Google faces fine for bypassing Apple's Safari privacy settings

Google faces fine for bypassing Apple's Safari privacy settings

Summary: Only days after the FCC fined Google for impeding and hindering its investigation, the FTC is looking to fine the company for bypassing Safari users' browser settings to set tracking code.

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U.S. government regulators may fine Google a second time this month, reports suggest.

The U.S. Federal Trade Commission is expected to decide on whether to fine Google for breaching user privacy, after it emerged the search giant bypassed privacy settings on Apple's Safari browser on iPhones and iPads, which left users vulnerable to tracking cookies.

A report in the San Jose Mercury News, citing sources familiar with the matter, notes the FTC is "deep into an investigation" of Google's actions, and could impose heavy fines within the next 30 days.

Google was accused of bypassing Safari's security by allowing sites to set tracking cookies, despite the security settings that should have preventing the practice. The website code which set the cookies was to allow users who had signed in to Google+ on Safari to access the '+1' button within advertisements, powered by Google's own DoubleClick network.

The search company admitted that it carried out this action, and since ceased the practice.

The FTC investigation is reportedly examining whether Google's privacy bypassing actions violated a 2011 settlement agreement set out between the agency and the company over Google Buzz.

The FTC could issue sanctions up to $16,000 per violation per day should the search and mobile giant be found in breach of the ruling.

Google told sister site CNET that it "[provides] features that signed-in Google users had enabled", but noting: "the Safari browser contained functionality that then enabled other Google advertising cookies to be set on the browser". Google said it would co-operate with any regulatory body that has questions.

The agency ordered that Google's privacy policies should be audited for 20 years after Google apologised for the Buzz foul-up, emphasising that "user trust really matters." It was also forced to no longer misrepresent privacy or confidentiality of user data, and gain explicit consent before sharing user data with third parties.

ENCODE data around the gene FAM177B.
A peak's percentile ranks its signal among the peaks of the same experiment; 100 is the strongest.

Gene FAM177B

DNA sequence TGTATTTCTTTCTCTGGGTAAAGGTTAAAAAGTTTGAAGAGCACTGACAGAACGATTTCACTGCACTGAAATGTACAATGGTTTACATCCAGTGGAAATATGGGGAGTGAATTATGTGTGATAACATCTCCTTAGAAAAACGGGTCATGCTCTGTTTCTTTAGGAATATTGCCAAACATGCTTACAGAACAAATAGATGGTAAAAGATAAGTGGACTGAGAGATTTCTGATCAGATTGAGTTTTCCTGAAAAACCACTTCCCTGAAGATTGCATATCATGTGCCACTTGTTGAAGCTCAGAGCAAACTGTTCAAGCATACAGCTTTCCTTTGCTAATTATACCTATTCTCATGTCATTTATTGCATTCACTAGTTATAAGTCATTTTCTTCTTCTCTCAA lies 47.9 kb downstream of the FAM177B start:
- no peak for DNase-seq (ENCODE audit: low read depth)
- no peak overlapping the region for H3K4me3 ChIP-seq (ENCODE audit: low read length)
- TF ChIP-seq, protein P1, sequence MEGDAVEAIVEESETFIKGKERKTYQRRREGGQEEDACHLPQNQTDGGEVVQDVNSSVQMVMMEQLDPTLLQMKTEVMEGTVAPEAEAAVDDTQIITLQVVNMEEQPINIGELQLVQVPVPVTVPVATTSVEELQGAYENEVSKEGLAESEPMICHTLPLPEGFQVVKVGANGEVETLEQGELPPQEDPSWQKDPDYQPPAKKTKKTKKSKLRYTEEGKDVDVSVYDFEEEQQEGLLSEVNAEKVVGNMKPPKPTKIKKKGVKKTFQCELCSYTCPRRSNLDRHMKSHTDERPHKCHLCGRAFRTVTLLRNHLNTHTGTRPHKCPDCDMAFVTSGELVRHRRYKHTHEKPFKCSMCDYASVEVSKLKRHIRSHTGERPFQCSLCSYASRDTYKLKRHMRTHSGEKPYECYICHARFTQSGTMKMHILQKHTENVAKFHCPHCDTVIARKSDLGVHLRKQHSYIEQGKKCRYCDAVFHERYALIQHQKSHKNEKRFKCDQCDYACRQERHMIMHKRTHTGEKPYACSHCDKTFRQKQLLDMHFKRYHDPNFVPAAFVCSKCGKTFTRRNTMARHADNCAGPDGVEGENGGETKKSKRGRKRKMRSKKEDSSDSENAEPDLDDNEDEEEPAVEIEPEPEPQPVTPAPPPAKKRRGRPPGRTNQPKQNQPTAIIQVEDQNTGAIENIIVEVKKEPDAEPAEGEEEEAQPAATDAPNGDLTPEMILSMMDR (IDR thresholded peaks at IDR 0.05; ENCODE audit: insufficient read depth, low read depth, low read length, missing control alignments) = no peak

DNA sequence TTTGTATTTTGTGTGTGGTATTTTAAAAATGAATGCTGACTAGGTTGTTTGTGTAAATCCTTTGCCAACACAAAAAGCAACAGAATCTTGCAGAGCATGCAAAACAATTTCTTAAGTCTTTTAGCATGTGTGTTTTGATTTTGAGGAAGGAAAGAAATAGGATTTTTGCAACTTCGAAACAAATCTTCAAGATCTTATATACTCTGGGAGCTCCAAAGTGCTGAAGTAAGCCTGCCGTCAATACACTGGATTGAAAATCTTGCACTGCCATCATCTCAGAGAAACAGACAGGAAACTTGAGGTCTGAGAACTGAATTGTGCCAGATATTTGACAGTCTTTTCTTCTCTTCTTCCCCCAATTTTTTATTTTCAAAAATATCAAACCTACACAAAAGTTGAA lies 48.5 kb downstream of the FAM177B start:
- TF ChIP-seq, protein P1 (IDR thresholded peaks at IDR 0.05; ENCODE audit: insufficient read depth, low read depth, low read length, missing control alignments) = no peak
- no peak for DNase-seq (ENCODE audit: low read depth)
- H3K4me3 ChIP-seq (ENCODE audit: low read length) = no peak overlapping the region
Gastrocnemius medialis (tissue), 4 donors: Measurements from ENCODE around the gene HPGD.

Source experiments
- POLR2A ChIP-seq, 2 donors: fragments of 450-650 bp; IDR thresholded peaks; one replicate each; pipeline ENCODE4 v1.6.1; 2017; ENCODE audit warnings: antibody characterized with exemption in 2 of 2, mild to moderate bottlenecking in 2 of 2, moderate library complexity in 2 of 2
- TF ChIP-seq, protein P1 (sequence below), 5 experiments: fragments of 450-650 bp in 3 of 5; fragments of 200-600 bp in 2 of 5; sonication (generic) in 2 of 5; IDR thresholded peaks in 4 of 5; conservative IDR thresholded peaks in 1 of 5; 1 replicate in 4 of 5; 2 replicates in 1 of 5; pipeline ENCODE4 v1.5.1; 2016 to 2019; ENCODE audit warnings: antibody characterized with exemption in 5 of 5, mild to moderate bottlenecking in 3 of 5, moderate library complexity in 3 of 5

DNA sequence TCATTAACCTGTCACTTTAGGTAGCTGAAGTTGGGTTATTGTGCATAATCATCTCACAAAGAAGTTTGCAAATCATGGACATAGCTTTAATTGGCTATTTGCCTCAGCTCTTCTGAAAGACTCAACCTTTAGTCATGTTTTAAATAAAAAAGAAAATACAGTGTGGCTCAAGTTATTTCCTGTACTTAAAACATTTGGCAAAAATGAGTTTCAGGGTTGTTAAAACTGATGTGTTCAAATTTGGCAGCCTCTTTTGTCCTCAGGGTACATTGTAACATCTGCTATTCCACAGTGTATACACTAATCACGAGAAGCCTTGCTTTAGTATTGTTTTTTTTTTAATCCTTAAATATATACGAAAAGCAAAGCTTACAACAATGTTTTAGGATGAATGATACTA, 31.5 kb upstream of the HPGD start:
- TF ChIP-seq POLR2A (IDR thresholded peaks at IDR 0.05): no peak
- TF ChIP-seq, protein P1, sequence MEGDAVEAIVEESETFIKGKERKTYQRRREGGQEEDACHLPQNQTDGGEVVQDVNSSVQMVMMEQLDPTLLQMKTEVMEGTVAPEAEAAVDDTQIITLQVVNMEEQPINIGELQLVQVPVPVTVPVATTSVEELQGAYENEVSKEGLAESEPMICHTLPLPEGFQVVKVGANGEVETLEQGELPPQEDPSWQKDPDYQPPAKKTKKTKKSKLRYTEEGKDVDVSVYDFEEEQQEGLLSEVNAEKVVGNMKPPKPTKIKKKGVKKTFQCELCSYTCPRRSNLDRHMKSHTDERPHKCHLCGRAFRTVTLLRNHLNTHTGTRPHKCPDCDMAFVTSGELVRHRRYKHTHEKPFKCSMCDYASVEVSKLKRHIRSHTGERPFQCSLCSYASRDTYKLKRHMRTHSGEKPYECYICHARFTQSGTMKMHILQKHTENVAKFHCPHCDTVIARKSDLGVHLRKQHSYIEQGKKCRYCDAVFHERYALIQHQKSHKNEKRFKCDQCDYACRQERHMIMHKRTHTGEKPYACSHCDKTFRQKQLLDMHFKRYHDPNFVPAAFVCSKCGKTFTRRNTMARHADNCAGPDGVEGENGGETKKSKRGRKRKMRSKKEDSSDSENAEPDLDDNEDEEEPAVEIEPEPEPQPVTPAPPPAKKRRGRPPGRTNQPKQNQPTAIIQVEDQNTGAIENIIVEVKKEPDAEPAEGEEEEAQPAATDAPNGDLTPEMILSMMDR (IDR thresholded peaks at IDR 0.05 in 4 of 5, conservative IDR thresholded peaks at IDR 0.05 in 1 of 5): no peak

The prospects of more fines comes only a few days since the U.S. Federal Communications Commission said it would propose a $25,000 fine for Google after the regulator said the company “deliberately impeded and delayed” an ongoing investigation into whether federal snooping laws were broken as part of its Street View data collection service.

Criticised for being a meagre penalty compared to the company's profits, had the new European data protection laws been in place today, the company could have been fined just shy of $1 billion.

Image credit: CNET.

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Topics: Government US, Apple, Browser, Google, Government, Operating Systems

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16 comments
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  • get the government off our back

    and stop the tortuous interference with Google business! The real culprit here is Apple that has many vulnerabilities in Safari and refuses to patch them.
    The Linux Geek
    • Apple and MS implemented an open standard

      Google then abused the open standard, its a bad standard admittedly and needs replacing (but is hasn't been yet) but for a company that preaches open standards this is embarrassing
      the.nameless.drifter
    • Google has no defense here, Linux Geek

      Which makes your post here_bullsh!t
      ScorpioBlack
    • Right, right

      and the fact that Google hacked into Safari does not make a difference? Let's turn this around - if Apple had hacked into Google Chrome you'd be calling for Tim Cook's head but since this is Google doing the hacking they get a free pass... Cue the Double Standards!
      NonFanboy
      • Errr...

        I don't think anyone is calling for the heads at Google. Unless it's in invisible text in the article.